Saturday, October 27, 2012

Mission Organization: Week 43 - Reusable DIY Swiffer Dusters

After making the switch from my disposable-pad mop to my new Rubbermaid Reveal mop with its washable and reusable microfiber cleaning pads, I have been rethinking my dusting methods. I love using my Swiffer duster, and I have always been happy with the cleaning results. The only problem I have with this type of duster is the waste produced from throwing away the soiled dusting cloths and the cost of replacing them. My reusable mopping pads gave me the idea that maybe there was a way to make the dusters reusable too. I started looking around to see if there was any information on how to make a washable Swiffer dusting cloth, and I found just what I was looking for from Abby at Sew Much Ado. She came up with a great design for a flannel duster that fits perfectly on my Swiffer duster arm.




To make a washable and reusable Swiffer duster you will need:

4 pieces of flannel 7" x 7"
4 pieces of flannel 4" x 7"
Pinking shears or scissors
Thread
Swiffer duster handle



Flannel is inexpensive to buy at a fabric store, but you also might want to consider recycling something that you already have around the house. Outgrown flannel pajamas would work well, as would any soft flannel receiving blankets. In Abby's post she said that she had tried some other fabrics, but prefers the flannel over microfiber or fleece.



Cut four pieces of flannel 7" x 7" and four pieces 4" x 7".


Place two pieces of the 4" x 7" flannel on top of two of the 7" x 7" squares, centering the smaller pieces. Repeat with the remaining flannel pieces.


Then sandwich all the pieces together with the 4" x 7" pieces on the top and the bottom of the stack. Machine stitch down the center through all the pieces.


The next step is to make a casing for the Swiffer handle to slide into. Fold the smaller pieces to one side and lay the center of the handle over the center of the fabric where the seam was stitched. Now mark a line for the casing along the edge of the prong, being sure to allow room for the curved edges.


Now fold the smaller pieces to the other side and mark a casing for the other prong in the same way. Machine stitch along each of the marked lines to form a casing for the prongs.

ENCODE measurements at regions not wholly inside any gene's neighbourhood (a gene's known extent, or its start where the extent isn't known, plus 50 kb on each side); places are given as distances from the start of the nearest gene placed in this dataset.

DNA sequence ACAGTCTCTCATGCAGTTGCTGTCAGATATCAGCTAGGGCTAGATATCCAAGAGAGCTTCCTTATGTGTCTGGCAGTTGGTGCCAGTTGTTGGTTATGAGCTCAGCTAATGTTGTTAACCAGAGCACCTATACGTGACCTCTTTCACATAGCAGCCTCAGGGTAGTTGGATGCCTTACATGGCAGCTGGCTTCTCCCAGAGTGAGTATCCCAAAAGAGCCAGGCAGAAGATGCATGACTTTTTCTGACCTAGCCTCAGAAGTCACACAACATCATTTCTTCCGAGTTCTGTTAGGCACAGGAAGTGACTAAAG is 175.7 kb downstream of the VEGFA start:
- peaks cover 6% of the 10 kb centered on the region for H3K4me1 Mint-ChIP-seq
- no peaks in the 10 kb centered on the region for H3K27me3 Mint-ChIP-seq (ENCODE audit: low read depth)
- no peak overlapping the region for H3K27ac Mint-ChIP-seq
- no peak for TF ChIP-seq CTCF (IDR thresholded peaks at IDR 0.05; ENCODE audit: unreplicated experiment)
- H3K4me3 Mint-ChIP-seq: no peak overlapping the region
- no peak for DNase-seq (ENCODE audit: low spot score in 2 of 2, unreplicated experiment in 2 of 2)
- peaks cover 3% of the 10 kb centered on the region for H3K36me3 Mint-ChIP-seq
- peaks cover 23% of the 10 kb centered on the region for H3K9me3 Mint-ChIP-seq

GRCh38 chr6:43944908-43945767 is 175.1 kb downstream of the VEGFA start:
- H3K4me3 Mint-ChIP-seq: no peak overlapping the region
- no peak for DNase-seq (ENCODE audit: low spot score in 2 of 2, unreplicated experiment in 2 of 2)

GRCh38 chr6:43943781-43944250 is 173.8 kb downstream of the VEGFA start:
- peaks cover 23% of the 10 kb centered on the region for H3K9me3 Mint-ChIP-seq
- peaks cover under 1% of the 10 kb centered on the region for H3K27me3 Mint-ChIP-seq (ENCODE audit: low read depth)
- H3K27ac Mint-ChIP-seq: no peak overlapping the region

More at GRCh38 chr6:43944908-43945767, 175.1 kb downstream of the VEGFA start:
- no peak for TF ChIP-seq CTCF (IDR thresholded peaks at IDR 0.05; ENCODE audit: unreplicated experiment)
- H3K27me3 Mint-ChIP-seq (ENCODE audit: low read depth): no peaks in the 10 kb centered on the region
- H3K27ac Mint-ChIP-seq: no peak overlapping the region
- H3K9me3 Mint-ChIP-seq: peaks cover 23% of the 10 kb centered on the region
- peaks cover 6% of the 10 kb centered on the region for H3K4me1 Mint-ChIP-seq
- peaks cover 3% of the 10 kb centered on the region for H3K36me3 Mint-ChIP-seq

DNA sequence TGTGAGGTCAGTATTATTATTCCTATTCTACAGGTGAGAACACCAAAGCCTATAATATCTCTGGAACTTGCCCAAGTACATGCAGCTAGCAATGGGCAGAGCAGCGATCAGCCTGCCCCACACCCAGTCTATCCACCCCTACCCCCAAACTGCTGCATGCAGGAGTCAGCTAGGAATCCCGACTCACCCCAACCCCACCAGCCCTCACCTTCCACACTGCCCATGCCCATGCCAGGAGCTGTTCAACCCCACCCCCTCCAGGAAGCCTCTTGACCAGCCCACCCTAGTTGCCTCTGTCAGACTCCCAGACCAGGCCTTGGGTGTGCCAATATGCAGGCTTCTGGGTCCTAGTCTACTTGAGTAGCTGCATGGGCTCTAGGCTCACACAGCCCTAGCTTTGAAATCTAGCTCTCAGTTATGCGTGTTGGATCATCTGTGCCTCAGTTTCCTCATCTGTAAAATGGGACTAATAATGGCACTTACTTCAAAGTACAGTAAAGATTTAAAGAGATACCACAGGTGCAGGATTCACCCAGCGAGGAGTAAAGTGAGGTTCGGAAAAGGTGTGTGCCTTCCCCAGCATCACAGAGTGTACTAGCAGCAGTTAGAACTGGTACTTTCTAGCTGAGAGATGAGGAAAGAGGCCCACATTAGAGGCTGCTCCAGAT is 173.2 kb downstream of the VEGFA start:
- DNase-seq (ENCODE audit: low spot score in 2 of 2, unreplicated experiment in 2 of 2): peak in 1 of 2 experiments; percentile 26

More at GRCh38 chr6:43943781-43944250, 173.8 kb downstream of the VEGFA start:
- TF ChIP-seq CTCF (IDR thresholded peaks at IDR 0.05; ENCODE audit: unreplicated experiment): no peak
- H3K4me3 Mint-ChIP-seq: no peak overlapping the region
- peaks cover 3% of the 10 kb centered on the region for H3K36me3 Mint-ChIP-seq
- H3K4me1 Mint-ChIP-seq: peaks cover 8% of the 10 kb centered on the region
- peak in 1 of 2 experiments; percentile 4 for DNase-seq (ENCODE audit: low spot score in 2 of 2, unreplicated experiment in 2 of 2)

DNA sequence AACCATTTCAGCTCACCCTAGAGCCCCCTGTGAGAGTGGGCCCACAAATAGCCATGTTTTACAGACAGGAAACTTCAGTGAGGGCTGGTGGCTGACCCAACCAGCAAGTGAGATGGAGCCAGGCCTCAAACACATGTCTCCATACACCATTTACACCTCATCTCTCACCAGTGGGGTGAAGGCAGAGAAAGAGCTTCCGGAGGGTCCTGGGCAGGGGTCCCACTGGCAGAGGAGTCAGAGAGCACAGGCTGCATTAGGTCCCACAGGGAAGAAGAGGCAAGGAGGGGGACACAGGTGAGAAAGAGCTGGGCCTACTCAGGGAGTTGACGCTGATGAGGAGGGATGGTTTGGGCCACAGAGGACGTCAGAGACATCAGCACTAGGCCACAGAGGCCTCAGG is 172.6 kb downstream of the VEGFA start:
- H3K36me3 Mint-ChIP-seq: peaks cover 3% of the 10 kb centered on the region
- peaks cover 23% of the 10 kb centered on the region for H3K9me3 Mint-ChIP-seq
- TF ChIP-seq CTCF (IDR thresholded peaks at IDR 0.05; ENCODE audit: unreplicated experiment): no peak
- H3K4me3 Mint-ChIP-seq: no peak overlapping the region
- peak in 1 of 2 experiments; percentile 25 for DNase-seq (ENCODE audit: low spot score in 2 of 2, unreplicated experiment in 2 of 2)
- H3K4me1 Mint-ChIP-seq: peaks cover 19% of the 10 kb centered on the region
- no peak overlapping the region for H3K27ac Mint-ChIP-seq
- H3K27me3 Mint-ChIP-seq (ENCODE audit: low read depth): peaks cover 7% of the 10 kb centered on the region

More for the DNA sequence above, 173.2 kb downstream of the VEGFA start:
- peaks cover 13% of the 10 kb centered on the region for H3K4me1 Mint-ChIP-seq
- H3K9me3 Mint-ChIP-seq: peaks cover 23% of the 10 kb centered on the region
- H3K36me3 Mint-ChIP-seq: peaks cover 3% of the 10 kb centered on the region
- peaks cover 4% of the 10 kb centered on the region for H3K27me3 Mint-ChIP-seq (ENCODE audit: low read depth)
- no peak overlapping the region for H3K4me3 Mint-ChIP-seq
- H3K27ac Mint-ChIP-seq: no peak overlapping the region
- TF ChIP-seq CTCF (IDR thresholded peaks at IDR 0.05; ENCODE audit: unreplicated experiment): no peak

The prongs will slip right into the casings.


Now trim about 1" off the edges of the top large square and the top small piece so that the layers are graduated. Turn the cloth over and trim the other side in the same way.


Then starting at the narrowest layer, clip the flannel into a row of "fringe" at about 1/2" intervals. Repeat for each layer, then turn the duster over and repeat on the opposite side. You'll want to wash and dry the duster to fluff it up before using it. I cut mine with pinking shears to avoid a lot of fraying, but you may want to trim a few threads after it is washed the first time.


So how well does a homemade Swiffer duster work? Here's the comparison of a used and an unused one. The flannel is soft and does a great job of picking up dust, and I'm glad to be living a little greener with one less thing to throw in the garbage.





11 comments:

  1. Isn't that great!!?? I love this idea. I have a swifter duster and I have wondered the same thing. Thanks for sharing, Anita!

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  2. thank you! I love this idea...I liked the Febreeze scented Swiffers, but of course, I can spray this one with Febreeze as well:)

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    1. Spraying with Febreeze sounds like a great idea Tracy, thanks!

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  3. I have been wanting to do the same thing. Thanks for the tutorial. I am pinning. :)

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  4. Great minds think alike! I never liked the Swiffer but I did like the Pledge one with the 360 degree and some fluffy material but now I can't find them so this is great! Plus, like you, the less waste we send to the dump the better plus I don't like having to pay over and over again! This is just wonderful! Thank you!

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  5. This is brilliant!! Now I just need to get my sewing machine back...

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  6. Excellent idea! Time for a trip to the crafts store. Maybe this could work as a ceiling fan duster as well?

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  7. I think these would be great for ceiling fans - I have a couple that could use a good dusting!

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